Articles - Outside The Court

The Sunday Times, AA Gill (6th Feb 2011)
The best programme of the week was 'Outside the Court,' based on a simple idea: standing outside the magistrates court and asking the people going in and out why they're there and what got them there. What emerges is a provoking, touching, funny, smart and occasionally pitiful series of vignettes that are presented with care, consideration and dignity. It was made by Marc Isaacs, who specializes in direct questions and straitened circumstances. He made a marvelous documentary in a lift many years ago. There was a tweedy movement, a pipe-sucking argument that the real purpose of television should be not to entertain as many people as possible, but to allow the voices and stories of people who rarely get asked or heard to be broadcast to as many people as possible. Television should be the culture of those who have never had a culture made for them or about them. That still sounds fine and worthy, but of course it depended on who got to hold the camera and do the editing; it was all in the mediation. In the case of Outside the Court, that was done scrupulously. There was even a cameraman filming the cameraman: there was never any deception.

The Scotsman, Paul Whitelaw. 2nd Feb 2011
'a rawly emotional documentary… illustrated the truism that every face in the crowd has a story to tell. It's just that some have bigger mountains to climb – or mires to sink into – than others….Isaacs, whose work is renowned for its social conscience, succeeded in putting a forlorn human face to Britain's petty crime statistics, presenting shades of grey behind the binary assumptions that some might make.

The Times, David Chater. (29th Jan, 2011)
Marc Isaacs is one of the most distinctive filmmakers working in British television. Ten years ago he made an extraordinary little documentary called Lift. It involved spending weeks filming people getting in and out of a lift, which he edited into a masterpiece of quiet observation. His latest film adopts a similar approach….Isaacs has an astounding gift for getting people to speak openly; he has the eye of a cinematographer, an ear as sharp as Alan Bennett's and the courage to move at a measured pace. The result is a mesmerizing film, rich in insight and humanity, that warns of the dangers of making snap judgments about anyone.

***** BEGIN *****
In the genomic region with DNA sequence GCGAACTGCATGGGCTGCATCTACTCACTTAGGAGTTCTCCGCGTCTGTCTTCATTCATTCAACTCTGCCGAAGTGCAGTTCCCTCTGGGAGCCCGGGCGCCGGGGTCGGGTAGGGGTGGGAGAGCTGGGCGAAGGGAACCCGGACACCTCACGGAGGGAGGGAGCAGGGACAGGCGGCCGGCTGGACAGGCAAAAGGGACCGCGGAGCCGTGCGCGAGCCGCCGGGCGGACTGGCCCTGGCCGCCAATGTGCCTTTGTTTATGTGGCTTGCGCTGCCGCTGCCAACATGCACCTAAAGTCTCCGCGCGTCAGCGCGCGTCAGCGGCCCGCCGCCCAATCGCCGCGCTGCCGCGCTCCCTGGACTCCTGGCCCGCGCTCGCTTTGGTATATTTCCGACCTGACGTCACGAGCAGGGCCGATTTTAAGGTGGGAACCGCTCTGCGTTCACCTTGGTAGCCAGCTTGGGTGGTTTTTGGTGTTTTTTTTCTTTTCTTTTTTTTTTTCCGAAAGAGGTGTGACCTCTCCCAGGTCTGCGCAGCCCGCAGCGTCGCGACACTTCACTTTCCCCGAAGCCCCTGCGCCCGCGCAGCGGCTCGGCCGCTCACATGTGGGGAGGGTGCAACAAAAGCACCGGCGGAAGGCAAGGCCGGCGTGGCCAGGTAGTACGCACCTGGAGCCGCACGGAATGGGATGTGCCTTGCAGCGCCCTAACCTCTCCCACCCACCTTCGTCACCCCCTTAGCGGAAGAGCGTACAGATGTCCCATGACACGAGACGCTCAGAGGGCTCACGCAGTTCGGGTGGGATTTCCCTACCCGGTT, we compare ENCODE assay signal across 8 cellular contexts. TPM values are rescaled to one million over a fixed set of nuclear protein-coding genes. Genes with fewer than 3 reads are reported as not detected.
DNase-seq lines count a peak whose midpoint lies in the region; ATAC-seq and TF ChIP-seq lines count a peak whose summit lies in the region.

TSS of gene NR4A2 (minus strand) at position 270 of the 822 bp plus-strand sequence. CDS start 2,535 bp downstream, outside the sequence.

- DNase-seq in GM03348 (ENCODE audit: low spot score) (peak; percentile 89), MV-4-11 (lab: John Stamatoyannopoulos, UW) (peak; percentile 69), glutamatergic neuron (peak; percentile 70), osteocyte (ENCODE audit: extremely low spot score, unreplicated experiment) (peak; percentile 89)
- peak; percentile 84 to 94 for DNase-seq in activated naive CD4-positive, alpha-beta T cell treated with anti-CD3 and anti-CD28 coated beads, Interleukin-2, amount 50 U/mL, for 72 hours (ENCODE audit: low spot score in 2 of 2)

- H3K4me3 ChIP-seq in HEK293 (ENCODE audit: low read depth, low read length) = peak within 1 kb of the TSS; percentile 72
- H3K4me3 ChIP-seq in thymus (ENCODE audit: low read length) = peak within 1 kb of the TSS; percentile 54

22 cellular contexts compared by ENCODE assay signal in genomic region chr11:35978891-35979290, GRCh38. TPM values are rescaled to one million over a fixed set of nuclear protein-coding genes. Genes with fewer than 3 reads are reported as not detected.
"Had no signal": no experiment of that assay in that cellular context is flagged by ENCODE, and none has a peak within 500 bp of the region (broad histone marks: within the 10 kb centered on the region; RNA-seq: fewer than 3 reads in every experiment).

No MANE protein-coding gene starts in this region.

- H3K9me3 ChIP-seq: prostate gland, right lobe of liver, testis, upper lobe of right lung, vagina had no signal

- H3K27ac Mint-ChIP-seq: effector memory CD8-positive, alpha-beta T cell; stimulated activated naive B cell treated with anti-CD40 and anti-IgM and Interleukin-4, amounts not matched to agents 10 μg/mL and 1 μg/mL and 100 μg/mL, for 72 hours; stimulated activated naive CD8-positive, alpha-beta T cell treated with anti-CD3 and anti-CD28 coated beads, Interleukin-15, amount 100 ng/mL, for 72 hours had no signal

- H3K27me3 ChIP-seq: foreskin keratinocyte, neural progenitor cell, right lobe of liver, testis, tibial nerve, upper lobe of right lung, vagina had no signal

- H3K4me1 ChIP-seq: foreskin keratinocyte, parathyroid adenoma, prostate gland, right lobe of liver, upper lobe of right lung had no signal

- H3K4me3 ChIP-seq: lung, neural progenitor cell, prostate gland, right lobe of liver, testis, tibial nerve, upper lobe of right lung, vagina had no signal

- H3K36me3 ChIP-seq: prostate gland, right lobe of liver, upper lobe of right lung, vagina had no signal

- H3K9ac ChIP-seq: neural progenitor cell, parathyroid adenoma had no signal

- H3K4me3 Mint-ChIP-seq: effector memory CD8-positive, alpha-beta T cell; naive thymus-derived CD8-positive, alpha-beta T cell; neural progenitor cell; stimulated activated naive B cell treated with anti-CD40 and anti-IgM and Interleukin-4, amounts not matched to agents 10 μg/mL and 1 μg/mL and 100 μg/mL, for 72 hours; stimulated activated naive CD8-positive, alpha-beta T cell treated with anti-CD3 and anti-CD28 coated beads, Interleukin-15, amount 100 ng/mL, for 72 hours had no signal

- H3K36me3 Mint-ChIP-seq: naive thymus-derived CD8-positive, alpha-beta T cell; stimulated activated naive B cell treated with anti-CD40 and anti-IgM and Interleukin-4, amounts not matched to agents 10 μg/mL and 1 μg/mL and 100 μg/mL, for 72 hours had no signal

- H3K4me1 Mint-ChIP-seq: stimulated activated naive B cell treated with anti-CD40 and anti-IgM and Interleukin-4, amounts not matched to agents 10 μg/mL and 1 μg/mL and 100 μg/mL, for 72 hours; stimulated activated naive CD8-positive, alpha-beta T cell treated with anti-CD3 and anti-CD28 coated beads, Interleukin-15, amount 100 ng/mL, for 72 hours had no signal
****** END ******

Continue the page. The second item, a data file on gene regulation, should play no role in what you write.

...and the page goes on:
The Guardian, Stuart Jeffries
Outside the Court (BBC4) could have been exploitative, but was mostly tender, occasionally beautiful and had me crying for an hour.

The Times, Sarah Vine
When it comes to film- making, there is a fine line between voyeurism and legitimate reportage. Shows that simply point and laugh are not worthy of the genre: they are entertainment pure and simple, and a particularly unpleasant form at that. The ones that really make a difference are those that get inside their subjects without altering them or goading them into certain types of behaviour; those that challenge rather than reinforce prejudice. These are an education as well as entertainment, which is what it's all about. On the face of it, BBC Four's Justice: A Citizen's Guide season may not seem like a must-watch. But if this programme was anything to go by, it could turn out to be a shining example of the kind of public service broadcasting that lies at the heart of Auntie's remit. Gripping, relevant, challenging: Marc Isaacs' Outside the Court was all of these things. It was a simple idea, elegantly executed. This may have been a film about the down and outs of London, but in Isaacs' hands it became a rather beautiful thing: all these tragic, invisible lives brought gently into focus by his lens. It was sad, but also in many ways deeply compassionate; an opportunity for the viewer to stop and contemplate the kind of small personal tragedies that all too often go unnoticed. His technique was remarkably simple: a polite approach and a sympathetic ear.